There was a time when hearing such words from his father would have been like receiving a sip of water just before dying of thirst.
Now, after everything he’d learned, he knew this was only a manipulation uttered by the man Magnus hated more than anyone else in the world.
“Thank you, Father,” he said tightly.
“I was disappointed to hear of my kingsliege’s fate.” Before Magnus could comment, the king continued. “But he was unskilled in battle. It’s no surprise he fell so easily to a rebel’s blade.”
The image of Aron Lagaris’s pale face and glossy, dead eyes flitted through Magnus’s mind.
“He will be missed,” he said evenly.
The king stood up and descended the stairs to stand face-to-face with Magnus. Magnus fought back the urge to reach for his blade. He had to be calm.
“Melenia hasn’t contacted me in weeks.” The king’s voice held frustration as he spoke of the mysterious immortal who allegedly advised him in his dreams. “I don’t know what she’s waiting for, and I need to know how to use Lucia’s magic to light our path. After all this time, your sister can still barely control her elementia and I can find no one trustworthy enough to tutor her.”
“Lucia’s prophecy remains true. She is the one who will lead you to the Kindred, not Melenia. Lucia is the key to all of this and I will always have faith in her—more than anyone else.”
His words stuck in his throat all the more because they were the truth.
He still believed in Lucia, even if she no longer believed in him.
The king clasped Magnus’s shoulders. “Of course, you’re right. Lucia will lead the way. It is my destiny to possess the Kindred’s magic for myself.”
No, Father, Magnus thought. My destiny.
“I’ll keep an eye on the Kraeshians,” he said. “If they show any sign of wanting what’s ours, we can deal with them together.”
The king nodded and pressed his hand against Magnus’s scarred cheek, a smile lifting the corners of his mouth. “Yes. Together.”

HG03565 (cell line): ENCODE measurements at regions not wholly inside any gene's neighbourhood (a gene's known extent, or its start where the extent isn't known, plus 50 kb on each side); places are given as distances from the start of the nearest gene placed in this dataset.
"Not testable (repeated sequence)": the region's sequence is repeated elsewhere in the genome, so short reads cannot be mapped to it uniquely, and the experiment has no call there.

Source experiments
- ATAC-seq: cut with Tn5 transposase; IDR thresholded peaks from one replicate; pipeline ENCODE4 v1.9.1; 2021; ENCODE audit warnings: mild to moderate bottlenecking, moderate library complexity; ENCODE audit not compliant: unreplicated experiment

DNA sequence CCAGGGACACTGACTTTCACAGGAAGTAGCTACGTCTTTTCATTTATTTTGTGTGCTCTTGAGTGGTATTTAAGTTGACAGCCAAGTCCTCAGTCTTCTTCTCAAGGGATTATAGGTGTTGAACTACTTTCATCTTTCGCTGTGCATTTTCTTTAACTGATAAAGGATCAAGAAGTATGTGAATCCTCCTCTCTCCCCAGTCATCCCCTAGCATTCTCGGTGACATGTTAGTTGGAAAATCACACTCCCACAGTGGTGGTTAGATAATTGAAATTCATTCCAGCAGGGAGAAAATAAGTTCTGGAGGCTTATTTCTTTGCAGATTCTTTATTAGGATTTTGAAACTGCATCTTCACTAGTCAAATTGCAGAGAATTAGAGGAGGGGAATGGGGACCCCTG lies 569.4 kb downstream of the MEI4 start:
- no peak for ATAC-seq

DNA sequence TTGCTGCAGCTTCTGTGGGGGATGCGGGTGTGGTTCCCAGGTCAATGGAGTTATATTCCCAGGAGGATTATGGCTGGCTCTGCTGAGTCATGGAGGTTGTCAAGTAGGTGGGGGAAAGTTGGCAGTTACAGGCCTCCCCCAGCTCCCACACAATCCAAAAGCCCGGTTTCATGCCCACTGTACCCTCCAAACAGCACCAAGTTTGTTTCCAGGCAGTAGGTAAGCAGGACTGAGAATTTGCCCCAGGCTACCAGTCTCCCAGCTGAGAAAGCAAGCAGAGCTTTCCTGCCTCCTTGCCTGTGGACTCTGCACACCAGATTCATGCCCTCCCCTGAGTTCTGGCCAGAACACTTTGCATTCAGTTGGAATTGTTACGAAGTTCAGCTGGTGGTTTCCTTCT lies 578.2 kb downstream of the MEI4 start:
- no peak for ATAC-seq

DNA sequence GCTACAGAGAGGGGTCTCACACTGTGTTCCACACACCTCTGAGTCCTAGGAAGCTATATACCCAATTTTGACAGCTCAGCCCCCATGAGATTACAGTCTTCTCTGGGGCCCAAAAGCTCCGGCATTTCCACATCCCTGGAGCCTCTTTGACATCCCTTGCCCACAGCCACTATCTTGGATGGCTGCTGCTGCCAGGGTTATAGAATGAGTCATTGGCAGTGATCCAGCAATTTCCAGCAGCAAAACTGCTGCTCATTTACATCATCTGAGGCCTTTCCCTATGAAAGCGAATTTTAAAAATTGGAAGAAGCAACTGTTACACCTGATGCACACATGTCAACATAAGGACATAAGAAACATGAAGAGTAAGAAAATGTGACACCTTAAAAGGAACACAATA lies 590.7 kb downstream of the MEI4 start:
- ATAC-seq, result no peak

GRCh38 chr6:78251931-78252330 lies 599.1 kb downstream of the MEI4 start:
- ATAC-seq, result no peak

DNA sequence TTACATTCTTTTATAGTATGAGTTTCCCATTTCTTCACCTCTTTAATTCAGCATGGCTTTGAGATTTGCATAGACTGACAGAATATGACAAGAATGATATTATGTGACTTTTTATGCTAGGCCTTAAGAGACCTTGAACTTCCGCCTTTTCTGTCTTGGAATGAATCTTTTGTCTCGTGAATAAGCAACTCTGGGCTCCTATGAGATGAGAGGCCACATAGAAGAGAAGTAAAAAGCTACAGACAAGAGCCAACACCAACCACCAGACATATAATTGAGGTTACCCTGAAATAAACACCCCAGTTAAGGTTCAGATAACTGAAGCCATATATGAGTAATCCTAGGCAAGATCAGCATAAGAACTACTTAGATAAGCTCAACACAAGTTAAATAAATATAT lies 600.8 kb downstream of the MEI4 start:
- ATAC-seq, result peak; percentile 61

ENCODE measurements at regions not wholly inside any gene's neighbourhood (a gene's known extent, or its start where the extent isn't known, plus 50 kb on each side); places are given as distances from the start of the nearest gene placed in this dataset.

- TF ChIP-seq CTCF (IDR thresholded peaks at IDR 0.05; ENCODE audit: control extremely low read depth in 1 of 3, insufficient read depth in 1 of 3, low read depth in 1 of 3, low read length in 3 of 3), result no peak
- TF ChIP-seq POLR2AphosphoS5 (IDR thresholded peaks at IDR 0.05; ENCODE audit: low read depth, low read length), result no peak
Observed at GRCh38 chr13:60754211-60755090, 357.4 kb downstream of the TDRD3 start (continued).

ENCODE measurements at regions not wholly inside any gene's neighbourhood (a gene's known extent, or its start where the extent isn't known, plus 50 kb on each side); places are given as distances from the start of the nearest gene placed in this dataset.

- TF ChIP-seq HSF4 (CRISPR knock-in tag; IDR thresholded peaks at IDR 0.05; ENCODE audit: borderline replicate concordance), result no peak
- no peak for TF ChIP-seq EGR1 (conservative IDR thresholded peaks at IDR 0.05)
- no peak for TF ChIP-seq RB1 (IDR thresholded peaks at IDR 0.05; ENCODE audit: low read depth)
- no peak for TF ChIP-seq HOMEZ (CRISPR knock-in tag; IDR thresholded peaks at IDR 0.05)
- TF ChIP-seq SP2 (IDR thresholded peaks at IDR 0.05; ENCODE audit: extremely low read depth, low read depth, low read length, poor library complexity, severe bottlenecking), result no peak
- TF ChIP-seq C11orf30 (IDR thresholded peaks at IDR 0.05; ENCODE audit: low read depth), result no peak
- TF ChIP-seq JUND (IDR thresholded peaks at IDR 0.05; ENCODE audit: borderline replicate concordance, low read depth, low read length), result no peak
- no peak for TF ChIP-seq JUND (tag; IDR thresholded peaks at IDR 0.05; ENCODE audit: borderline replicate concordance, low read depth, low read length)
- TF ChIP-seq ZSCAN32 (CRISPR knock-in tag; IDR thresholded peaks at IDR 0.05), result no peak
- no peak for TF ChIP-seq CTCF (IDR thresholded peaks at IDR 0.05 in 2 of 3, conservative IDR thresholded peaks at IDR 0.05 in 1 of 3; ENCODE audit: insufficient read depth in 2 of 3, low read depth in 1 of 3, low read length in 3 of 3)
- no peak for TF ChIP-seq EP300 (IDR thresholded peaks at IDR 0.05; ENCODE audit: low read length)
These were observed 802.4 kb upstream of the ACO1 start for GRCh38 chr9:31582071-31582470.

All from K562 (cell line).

Magnus left the throne room. He walked swiftly down the hall until he reached a place where he could pause, unseen by his father, and will himself to stop shaking with anger. With frustration. The need to avenge his mother’s murder and bring his father to justice crawled over his skin like ants.
The wine he’d had was no help at all; it had only blurred his vision and his mind.
He needed air. Badly.
He continued down the hallway until he found an exit to a large balcony overlooking the palace gardens. Illuminated only by moonlight, even he had to admit they were excruciatingly beautiful. The sweet scent of roses wafted up to where he stood on the balcony, about thirty feet above. His shoulders hunched, he clutched the cool marble banister and inhaled.
Suddenly, a small movement caught his eye. Down in the gardens, along the mosaic pathway winding its way through the lush area, he saw three figures: his adopted sister, Lucia, walking with the Kraeshian prince and princess.
He found he could not look away.
“Someone looks rather unhappy tonight.”
The voice cut through his concentration and tightened the muscles in his back.
Without turning around, he said, “I thought I was alone out here.”
“And yet, clearly, you’re not.”
“I would like to be alone out here.”
“I’m sure you would. But I was here first. Actually, I was here for sixteen years before you arrived and murdered practically everyone I know and love, so I believe that definitely grants me the right to this particular balcony.”
He turned to face the girl standing in the shadows and was shocked that he hadn’t noticed her immediately. Known as the Golden Princess to the citizens of Auranos, Princess Cleiona’s hair was so pale it nearly glowed beneath the moonlight. She had eyes of aquamarine, as vibrant as a lake’s surface under a summer sky.
Perhaps he hadn’t seen her because her dress was so dark: bluish, like the deepest shade of dusk in the moments just before nightfall.
Cleo emerged from her cloak of shadows and joined him at the balcony’s edge. Following his gaze, her eyes locked on Lucia and the visiting prince and princess.
“I’m sure you’ll be pleased to know that I’ve become rather well acquainted with Lucia in your absence,” Cleo said.
“Have you, now.”
“Yes. I might go so far as to call us friends. She’s very special, your sister. I see why you love her so much.”
Taken at face value, it was a cordial observation.
But taken another way . . .
Magnus knew that rumors about his unrequited desire for Lucia were circulating the palace. Servants always enjoyed gossiping about people of higher stations. And sometimes they gossiped to those of higher stations.
“I’m very pleased to see that Lucia has been up and around the palace during my absence,” he said, ignoring Cleo’s unspoken accusations. “Have you met Princess Amara yet?”
“Briefly,” she said crisply and without warmth.